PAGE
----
Young, beautiful and ambitious, Bontle Tau has Johannesburg wrapped around her finger. Her generous admirers are falling over themselves to pay for her Mercedes, her penthouse, and her Instagrammable holidays. It’s her duty to look fabulous – after all, people didn’t sacrifice their lives in the freedom struggle for black women to wear the same cheap T-shirts they wore during apartheid.
Bontle’s come a long way, and it hasn’t been easy. Her shrink keeps wanted to talk about a past she’s put firmly behind her. And what she doesn’t think about can’t hurt her, can it?
Blessed adj. [pronounced bles-id]
The state of being blessed, often referring to a person, usually female, who lives a luxurious lifestyle funded by an older, often married partner, in return for sexual favours.
The Blessed Girl by Angela Makholwa is a darkly comic tale about mental health, men, sex and wanting wealth at all costs. The humour is razor sharp, so much so you could cut your fingers as you turn the pages, but that adds to the fact that it is a powerful, perceptive and ultimately empowering read.
On the surface Bontle Tau is a semi successful, but an always aspiring entrepreneur, whose funds her lavish lifestyle by having sex with older men! Now you might wonder how this can then be reviewed as a comedy and I can understand why! But, it is important to remember that comedy can be born from the darkest of themes, it’s not crude, important given the nature of some of the themes, but it does come from the idea that suffering and pain can be absurd, but never pitiable! What the writer does with such skill in The Blessed Girl is take serious subjects and uses the humour to tell a story, that could be without the black comedy become overwhelming. She balances a a story about exploitation, not just by the men who fund Bontle’s lifestyle, but by the character herself and creates a deeply moving tale about a young woman, who past influences her present in damaging ways, but at the same time allows her to live a life away from poverty, but at what cost to her?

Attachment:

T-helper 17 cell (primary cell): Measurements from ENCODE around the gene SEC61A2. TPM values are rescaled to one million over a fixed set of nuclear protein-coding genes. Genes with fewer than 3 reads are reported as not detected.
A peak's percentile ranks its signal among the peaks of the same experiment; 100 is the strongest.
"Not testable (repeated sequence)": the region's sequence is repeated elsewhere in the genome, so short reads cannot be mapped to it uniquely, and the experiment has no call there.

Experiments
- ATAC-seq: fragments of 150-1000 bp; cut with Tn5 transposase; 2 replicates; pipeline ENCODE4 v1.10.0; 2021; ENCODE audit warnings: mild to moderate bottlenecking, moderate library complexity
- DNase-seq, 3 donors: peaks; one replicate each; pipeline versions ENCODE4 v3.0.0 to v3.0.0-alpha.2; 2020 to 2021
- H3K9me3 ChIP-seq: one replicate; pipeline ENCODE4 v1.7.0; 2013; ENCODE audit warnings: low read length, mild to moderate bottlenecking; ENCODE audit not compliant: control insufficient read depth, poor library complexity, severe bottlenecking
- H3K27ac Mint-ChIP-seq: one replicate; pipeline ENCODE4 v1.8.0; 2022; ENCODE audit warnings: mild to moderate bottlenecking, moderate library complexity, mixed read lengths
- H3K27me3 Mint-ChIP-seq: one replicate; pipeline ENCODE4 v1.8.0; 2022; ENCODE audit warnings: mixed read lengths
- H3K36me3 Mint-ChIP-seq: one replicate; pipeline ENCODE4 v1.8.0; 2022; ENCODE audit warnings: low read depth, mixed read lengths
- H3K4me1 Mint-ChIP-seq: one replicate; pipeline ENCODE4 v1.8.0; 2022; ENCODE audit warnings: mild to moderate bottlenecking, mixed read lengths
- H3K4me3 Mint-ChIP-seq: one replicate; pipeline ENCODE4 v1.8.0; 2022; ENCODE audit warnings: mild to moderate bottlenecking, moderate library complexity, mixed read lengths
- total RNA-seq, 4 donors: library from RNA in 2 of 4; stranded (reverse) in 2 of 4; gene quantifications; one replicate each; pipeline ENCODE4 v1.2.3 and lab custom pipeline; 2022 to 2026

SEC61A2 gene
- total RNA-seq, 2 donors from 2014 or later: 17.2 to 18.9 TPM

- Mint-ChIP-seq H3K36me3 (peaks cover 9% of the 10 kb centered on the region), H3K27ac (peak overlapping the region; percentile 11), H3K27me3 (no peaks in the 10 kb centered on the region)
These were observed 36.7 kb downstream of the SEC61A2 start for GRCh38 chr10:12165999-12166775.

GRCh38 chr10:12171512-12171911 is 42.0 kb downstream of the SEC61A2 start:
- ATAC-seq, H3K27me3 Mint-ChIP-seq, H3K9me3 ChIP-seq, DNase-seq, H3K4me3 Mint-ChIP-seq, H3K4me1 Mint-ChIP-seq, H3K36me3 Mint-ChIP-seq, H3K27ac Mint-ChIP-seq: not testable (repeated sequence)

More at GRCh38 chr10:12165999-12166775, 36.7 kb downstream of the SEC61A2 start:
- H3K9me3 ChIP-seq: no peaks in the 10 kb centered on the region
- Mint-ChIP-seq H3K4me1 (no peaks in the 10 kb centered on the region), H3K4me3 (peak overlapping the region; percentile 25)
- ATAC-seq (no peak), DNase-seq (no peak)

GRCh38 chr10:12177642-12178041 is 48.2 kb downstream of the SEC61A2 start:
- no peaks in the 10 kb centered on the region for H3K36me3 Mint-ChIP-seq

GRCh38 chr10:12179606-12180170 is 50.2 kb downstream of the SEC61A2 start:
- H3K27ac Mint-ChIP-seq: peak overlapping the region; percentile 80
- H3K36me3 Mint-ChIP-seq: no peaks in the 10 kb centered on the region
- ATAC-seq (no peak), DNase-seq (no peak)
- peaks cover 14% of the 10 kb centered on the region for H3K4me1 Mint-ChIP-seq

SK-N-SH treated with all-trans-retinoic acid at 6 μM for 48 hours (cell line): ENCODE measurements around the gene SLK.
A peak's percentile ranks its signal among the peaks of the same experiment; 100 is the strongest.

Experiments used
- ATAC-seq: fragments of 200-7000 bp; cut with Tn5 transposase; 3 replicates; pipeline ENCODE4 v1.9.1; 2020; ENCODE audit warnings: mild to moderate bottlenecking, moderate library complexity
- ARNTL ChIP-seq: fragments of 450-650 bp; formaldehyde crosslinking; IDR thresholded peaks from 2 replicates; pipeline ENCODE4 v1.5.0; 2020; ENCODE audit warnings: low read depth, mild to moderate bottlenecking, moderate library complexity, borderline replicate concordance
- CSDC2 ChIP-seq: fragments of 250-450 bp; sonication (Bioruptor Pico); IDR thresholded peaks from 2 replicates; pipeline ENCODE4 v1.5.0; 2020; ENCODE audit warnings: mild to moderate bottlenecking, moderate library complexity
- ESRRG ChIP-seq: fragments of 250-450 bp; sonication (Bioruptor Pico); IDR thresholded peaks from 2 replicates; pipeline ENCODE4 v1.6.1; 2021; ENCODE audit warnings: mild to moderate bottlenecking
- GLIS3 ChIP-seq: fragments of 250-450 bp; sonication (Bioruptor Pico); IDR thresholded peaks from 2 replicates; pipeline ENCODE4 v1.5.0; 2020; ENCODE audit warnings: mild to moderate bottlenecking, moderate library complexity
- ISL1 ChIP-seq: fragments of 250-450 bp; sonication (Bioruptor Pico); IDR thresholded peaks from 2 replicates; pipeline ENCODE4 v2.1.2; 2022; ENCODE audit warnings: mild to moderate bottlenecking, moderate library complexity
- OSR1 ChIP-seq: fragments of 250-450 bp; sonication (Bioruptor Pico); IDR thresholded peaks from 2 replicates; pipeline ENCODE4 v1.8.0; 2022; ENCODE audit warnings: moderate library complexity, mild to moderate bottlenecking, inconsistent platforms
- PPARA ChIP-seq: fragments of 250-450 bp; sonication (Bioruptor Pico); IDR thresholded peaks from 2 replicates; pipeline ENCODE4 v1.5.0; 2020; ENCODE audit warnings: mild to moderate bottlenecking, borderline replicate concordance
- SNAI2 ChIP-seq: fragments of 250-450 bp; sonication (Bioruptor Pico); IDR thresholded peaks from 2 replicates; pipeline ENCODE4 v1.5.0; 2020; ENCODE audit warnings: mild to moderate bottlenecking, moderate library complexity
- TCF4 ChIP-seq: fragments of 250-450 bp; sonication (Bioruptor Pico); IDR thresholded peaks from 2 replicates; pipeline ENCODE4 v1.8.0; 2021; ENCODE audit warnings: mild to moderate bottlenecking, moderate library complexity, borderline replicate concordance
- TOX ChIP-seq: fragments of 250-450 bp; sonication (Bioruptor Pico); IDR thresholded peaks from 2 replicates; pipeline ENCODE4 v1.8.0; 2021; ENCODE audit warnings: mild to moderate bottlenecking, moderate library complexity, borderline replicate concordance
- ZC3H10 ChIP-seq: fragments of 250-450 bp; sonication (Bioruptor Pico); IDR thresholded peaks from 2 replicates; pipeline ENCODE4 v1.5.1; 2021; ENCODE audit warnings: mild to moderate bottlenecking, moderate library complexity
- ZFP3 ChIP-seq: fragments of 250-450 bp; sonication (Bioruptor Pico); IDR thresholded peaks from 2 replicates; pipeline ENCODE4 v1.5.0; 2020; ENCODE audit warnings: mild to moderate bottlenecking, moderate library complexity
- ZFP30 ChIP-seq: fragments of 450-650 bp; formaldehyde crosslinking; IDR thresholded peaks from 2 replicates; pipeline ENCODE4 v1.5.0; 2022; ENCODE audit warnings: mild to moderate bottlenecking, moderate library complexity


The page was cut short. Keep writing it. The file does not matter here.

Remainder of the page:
She is a character that you come to love as the story progresses, the writer opening her up to the reader and explaining both her life choices and the events that have shaped her life, her opinion of herself and own self worth. It is often a painful read and you come to yearn that she will eventually see that she is worth both respect from others, but importantly from herself, for Bontle Tau is a wonderful creation. The pain comes from her struggle with her own mental health and the past, the humour from moments such as her asking the reader why they are questioning if she knows anything about construction! Her reply, what did Donald Trump know about being a President, which I admit made me laugh and rebalanced a story that is very dark in places.
I have no doubt that The Blessed Girl will feature in my list of favourite books this year. The writer is not scared to tackle a story about a deeply flawed character, to make you love her and best of all, to make you laugh with her, never at her. Angela Makholwa succeeded in making her venerable, yet strong, funny and endearing and I hope many other readers come to love her as much as I do!
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About the author
Angela Makholwa is a South African author, the first black writer to write crime fiction in South Africa.